It can be a painful game -- The sudden and tragic death of Rangers' former first-round pick Alexei Cherepanov brings home the need for even further precautions at each NHL rink. Thank goodness for the quick-thinking and training of medical staff on hand in the cases of Clint Malarchuk, Richard Zednik and Jiri Fischer. ... Detroit defenseman Nicklas Lidstrom is still sporting blood in his eye from a preseason injury. He's also wearing a visor, which he says he will keep for the entire season. A few glimpses of the six-time Norris Trophy winner shows he is playing even better than ever with the safety shield. ... Can someone explain to Toronto's Ryan Hollweg what hitting from behind means? Four game-misconduct penalties in 41 games? That's living life too much on the edge.
Stepping up -- Predators coach Barry Trotz says he's hoping that Patric Hornqvist can replace Radulov's production, Joel Ward can be the power forward that Scott Hartnell was for Nashville a couple of years ago and that Ville Koistinen can be as creative on defense. Producing from within has replaced free-agent shopping in GM David Poile's blueprint. ... The nice development of youngsters Alex Burrows, Ryan Kesler, Rick Rypien and Mason Raymond are giving Vancouver coach Alain Vigneault an up-tempo offense he wasn't expecting in the early going this season. With new captain Roberto Luongo expected for play like he did two years ago when he won a team record 47 games and finished second to Marty Brodeur as the NHL's top goaltender, a couple goals usually gives Vancouver a chance to win.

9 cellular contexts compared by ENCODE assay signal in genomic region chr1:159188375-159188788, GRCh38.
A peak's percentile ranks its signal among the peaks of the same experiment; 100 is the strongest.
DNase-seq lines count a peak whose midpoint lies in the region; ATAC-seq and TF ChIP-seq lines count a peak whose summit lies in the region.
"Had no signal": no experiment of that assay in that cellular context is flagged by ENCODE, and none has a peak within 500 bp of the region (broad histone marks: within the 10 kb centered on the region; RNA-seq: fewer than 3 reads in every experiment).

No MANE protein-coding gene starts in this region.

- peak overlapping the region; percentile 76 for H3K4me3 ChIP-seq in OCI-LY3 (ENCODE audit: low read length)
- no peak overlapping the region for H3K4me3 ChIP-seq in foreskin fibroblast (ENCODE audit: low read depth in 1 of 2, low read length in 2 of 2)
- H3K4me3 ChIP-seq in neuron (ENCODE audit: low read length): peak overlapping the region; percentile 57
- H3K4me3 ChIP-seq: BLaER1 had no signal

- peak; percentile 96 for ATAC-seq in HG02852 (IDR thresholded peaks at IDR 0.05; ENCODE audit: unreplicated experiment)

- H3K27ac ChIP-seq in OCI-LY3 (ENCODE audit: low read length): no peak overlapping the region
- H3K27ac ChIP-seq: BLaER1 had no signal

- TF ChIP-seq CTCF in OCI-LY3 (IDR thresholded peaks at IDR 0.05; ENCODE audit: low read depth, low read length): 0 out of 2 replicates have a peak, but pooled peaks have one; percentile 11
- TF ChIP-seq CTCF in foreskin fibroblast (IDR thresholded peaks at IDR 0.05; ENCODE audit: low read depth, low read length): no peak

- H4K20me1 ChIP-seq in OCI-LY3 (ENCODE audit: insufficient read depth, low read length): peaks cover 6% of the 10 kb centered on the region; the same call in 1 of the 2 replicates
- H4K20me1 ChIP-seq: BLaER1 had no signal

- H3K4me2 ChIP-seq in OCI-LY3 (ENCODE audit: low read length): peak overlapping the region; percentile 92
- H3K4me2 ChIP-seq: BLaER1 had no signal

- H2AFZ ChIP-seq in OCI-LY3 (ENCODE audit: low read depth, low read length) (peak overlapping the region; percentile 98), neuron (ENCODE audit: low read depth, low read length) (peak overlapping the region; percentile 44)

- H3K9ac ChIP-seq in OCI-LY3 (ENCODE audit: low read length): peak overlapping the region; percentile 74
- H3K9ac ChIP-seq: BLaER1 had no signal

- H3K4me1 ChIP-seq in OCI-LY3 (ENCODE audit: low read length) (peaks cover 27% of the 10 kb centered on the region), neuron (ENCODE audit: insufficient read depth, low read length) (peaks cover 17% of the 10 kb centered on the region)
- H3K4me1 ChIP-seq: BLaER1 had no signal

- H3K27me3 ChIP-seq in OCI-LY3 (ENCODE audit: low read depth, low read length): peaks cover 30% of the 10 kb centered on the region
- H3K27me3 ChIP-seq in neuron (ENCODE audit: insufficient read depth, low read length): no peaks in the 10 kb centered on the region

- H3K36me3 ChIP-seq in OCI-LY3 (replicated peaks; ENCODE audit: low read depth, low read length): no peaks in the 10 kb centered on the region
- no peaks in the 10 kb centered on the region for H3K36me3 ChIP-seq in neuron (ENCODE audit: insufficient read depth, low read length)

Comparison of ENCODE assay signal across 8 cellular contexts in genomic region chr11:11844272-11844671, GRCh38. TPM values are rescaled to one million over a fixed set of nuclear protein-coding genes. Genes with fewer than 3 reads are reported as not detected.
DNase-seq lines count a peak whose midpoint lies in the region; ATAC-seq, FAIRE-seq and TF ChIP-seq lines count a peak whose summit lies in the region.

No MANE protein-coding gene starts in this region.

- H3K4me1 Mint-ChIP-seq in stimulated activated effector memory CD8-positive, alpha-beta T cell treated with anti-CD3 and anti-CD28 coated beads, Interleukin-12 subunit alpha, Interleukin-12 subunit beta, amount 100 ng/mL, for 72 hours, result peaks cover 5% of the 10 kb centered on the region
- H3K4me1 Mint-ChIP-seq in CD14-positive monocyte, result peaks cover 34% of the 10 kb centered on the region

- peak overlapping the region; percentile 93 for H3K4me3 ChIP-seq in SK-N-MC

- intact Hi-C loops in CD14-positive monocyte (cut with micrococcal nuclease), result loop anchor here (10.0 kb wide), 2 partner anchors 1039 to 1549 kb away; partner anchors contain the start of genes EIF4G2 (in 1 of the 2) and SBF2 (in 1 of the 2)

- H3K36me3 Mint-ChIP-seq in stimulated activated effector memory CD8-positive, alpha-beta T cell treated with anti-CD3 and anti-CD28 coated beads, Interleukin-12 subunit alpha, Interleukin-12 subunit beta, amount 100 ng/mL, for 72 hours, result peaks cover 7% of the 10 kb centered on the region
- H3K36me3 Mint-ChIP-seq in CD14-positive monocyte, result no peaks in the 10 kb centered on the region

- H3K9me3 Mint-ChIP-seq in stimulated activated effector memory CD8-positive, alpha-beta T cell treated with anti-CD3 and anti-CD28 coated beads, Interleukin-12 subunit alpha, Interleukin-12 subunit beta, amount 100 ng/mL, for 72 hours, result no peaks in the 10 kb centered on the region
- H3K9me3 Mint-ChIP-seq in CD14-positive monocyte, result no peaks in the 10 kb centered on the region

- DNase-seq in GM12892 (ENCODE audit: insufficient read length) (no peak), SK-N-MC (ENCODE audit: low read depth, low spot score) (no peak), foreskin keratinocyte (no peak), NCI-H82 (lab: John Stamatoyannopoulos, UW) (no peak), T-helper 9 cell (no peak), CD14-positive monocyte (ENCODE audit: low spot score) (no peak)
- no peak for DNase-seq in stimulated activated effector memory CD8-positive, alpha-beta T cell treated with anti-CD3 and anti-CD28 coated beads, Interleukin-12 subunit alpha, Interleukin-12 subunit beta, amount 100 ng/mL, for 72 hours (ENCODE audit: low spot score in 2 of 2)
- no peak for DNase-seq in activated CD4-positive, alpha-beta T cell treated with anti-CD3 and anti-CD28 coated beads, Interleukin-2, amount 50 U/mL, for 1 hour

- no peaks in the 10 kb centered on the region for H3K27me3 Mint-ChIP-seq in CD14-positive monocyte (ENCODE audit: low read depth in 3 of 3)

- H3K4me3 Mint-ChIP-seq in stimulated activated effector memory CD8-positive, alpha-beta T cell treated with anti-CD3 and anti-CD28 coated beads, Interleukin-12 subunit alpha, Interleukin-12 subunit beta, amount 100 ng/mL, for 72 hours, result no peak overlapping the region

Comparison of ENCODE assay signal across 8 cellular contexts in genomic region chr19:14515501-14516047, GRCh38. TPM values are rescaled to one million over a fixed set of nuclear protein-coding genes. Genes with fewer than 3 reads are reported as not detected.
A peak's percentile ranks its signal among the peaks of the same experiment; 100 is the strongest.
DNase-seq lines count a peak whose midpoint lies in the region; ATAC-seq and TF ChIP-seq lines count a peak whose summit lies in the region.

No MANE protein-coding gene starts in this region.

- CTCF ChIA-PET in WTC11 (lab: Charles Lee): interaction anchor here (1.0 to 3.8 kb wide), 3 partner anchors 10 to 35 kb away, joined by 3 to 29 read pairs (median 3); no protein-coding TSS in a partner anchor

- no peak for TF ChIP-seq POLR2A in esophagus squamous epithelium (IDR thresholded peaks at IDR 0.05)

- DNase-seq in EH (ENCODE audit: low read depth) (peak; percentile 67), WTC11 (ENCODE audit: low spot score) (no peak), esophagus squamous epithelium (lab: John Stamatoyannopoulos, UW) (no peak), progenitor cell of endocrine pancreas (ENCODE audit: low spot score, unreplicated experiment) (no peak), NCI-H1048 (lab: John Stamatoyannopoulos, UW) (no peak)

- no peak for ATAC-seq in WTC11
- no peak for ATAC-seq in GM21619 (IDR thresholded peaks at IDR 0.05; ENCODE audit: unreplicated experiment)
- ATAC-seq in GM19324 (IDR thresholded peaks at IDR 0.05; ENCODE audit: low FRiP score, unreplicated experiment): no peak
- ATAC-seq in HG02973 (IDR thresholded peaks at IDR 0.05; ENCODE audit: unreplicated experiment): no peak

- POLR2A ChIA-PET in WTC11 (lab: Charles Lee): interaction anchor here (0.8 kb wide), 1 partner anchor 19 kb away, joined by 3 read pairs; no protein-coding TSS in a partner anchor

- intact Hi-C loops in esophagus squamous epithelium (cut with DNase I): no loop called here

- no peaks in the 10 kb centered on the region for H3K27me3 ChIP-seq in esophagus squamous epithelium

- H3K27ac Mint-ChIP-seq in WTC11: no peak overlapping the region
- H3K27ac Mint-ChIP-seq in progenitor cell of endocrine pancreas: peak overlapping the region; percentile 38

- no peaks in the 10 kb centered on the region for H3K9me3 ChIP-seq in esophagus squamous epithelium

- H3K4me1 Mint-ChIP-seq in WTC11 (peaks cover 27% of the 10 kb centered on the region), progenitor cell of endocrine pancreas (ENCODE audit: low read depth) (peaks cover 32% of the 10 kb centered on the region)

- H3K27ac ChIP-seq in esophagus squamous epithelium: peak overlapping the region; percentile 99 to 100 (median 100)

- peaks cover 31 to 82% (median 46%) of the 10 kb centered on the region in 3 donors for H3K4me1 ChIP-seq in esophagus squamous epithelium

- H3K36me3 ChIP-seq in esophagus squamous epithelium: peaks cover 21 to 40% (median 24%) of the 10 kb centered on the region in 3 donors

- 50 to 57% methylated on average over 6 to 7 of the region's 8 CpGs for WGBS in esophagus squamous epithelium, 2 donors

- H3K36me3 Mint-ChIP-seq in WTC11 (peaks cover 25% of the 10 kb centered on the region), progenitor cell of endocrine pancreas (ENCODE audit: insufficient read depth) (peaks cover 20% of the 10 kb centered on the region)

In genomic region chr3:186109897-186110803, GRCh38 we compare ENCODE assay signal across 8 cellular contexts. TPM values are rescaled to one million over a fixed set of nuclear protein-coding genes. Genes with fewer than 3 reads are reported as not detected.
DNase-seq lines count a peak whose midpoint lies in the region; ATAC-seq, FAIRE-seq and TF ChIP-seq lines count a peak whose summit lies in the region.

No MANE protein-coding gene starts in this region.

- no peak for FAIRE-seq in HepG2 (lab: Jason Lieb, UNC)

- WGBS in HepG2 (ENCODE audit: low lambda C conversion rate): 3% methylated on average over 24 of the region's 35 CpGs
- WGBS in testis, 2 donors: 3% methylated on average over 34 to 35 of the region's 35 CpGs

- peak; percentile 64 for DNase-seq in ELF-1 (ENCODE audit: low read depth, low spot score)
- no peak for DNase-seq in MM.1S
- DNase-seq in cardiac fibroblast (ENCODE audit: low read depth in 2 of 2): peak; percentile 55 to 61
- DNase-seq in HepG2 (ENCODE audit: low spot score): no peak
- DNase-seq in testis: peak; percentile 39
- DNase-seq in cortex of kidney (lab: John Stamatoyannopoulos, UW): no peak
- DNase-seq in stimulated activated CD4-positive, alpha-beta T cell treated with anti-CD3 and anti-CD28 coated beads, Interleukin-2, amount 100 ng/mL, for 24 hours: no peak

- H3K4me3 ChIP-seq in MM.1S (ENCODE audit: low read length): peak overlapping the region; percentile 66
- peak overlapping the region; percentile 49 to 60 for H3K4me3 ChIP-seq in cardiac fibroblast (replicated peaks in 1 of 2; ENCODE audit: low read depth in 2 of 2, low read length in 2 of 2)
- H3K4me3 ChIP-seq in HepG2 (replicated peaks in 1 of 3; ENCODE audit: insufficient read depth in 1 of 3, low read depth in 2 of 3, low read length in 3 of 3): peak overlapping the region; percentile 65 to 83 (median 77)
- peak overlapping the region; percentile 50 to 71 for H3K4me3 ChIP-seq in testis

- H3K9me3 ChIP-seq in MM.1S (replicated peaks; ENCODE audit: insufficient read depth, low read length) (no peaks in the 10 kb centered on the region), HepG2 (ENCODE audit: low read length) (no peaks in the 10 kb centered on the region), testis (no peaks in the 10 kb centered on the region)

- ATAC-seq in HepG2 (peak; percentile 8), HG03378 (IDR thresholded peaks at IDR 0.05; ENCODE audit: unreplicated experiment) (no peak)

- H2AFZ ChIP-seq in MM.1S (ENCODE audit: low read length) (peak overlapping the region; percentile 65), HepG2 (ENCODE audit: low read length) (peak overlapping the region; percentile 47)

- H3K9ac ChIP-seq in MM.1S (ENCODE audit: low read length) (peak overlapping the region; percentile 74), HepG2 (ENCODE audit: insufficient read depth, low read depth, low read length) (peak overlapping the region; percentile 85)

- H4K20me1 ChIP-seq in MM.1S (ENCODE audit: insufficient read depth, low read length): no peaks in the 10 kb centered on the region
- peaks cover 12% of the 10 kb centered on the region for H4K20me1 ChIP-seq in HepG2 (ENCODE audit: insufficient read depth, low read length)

Fast starters -- Detroit native David Booth is the best little-known player in the NHL. The former Michigan State wing had 22 goals last season with the Panthers and this Energizer bunny had three in his first two games this season. ... With offensive defensemen Sergei Gonchar and Ryan Whitney out of the Pittsburgh lineup, Brooks Orpik, who starred for the Penguins in the playoffs last spring with his many hits and blocked shots, is beginning to show another more offensive side to his game. ... In case you haven't noticed, Boston's slick, play-making center Marc Savard, who needed 21 games to score his first five goals last season, lit the red lamp five times in his first three games this season. ... Antti Miettinen, he of 15-goal production for Dallas last season before signing as a free agent with Minnesota this summer, may help replace some of those key goals the Wild lost when Brian Rolston and Pavel Demitra exited via free agency. Miettinen scored one goal in the Wild's season-opening win against the Bruins and he added two goals in their second game in Atlanta -- becoming the first player in Minnesota's eight-season franchise history to score goals in each of his first two games with the club. ... Andy McDonald led the NHL with 11 points in four preseason games and added six assists in his first three games in the regular season for the Blues. ... Toronto rookie wing Nikolai Kulemin is a name to remember. The 22-year-old Magnitogorsk, Russia, native has a creative mind, quick burst and great hands as well as two goals in his first three games for the Maple Leafs.